But she also noted the ICC can only put a suspect on trial in The Hague if they are arrested. The court doesn’t have a police force to detain suspects and relies on international cooperation to enforce its arrest warrants. Under ICC rules, suspects can’t by tried in their absence.

How armies are allowed to act during military conflicts is governed by what is known as international humanitarian law, the aim of which is to protect civilians and rein in the use of force.

“That means that a certain category of people — so-called combatants, who distinguish themselves from civilians and are engaged in the armed conflict — can use force but only against military targets and then only when those are necessary, and only with proportional means,” said De Hoon

To be classed as crimes against humanity, attacks have to be part of what the ICC’s founding treaty, the Rome Statute, calls “a widespread or systematic attack directed against any civilian population.”

The use of munitions such as cluster bombs also likely will, if confirmed, qualify as war crimes because of their indiscriminate nature.

“It’s impossible with those types of weapons to distinguish between military targets and civilians,” De Hoon said.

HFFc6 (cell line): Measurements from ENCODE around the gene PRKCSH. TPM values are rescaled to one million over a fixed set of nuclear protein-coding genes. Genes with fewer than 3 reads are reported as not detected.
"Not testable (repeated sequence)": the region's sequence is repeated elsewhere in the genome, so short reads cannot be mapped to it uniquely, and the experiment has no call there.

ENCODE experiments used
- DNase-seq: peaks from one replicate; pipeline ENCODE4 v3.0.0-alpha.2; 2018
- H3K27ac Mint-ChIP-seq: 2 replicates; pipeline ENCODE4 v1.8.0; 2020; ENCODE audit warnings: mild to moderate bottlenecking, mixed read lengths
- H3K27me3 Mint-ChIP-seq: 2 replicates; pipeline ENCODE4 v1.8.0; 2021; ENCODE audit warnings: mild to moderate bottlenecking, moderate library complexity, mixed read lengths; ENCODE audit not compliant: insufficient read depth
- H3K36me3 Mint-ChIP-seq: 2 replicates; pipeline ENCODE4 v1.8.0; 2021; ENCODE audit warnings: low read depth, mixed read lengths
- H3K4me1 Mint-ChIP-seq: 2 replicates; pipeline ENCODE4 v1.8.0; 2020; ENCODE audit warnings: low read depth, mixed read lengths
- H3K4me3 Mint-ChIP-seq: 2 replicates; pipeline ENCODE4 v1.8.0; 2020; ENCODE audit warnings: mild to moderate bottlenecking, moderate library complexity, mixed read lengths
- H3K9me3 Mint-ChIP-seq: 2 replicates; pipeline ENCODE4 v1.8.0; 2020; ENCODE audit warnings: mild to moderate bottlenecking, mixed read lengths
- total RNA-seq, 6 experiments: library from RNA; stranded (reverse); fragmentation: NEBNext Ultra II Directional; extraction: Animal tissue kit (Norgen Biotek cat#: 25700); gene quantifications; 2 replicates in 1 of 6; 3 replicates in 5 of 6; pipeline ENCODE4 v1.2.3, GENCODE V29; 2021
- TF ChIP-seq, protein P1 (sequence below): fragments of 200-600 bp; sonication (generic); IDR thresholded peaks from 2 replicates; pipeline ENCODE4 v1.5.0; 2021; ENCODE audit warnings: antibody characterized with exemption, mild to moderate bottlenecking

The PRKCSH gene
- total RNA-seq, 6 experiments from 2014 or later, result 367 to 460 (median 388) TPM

While Khan has now opened an investigation, he most likely won’t be able to send investigators into Ukraine to collect evidence and speak to witnesses while war is still raging.

“It is hard to investigate on the ground now,” De Hoon said. “But there are a lot of open source investigations possible, using for instance satellite images and social media posts. Other states can also share the evidence they collect with the ICC.”

The ICC was set up in 2002 to prosecute war crimes, crimes against humanity and genocide. The crime of aggression, which can’t be investigated in Ukraine because neither Russia nor Ukraine is a member of the court, was added later. The ICC is a court of last resort, taking on cases when national authorities are unwilling or unable to prosecute.

Over the past 20 years, its prosecutors have filed charges against military and government leaders in several countries, but it hasn’t managed to bring many to justice.

One of the first suspects charged by the court was Joseph Kony, a Ugandan warlord who leads the cult-like Lord’s Resistance Army rebel group. An international arrest warrant for Kony was issued in 2005 but he remains at large.

Another high profile fugitive is ousted Sudanese leader Omar al-Bashir, who still hasn’t been handed to the ICC despite arrest warrants dating back to 2009 and 2010 for allegedly ordering atrocities in the Darfur region.

As Khan launched the court’s latest investigation, he put combatants and their leaders on notice that he is watching them.

“With an active investigation now underway, I repeat my call to all those engaged in hostilities in Ukraine to adhere strictly to the applicable rules of international humanitarian law,” he said. “No individual in the Ukraine situation has a license to commit crimes within the jurisdiction of the International Criminal Court.”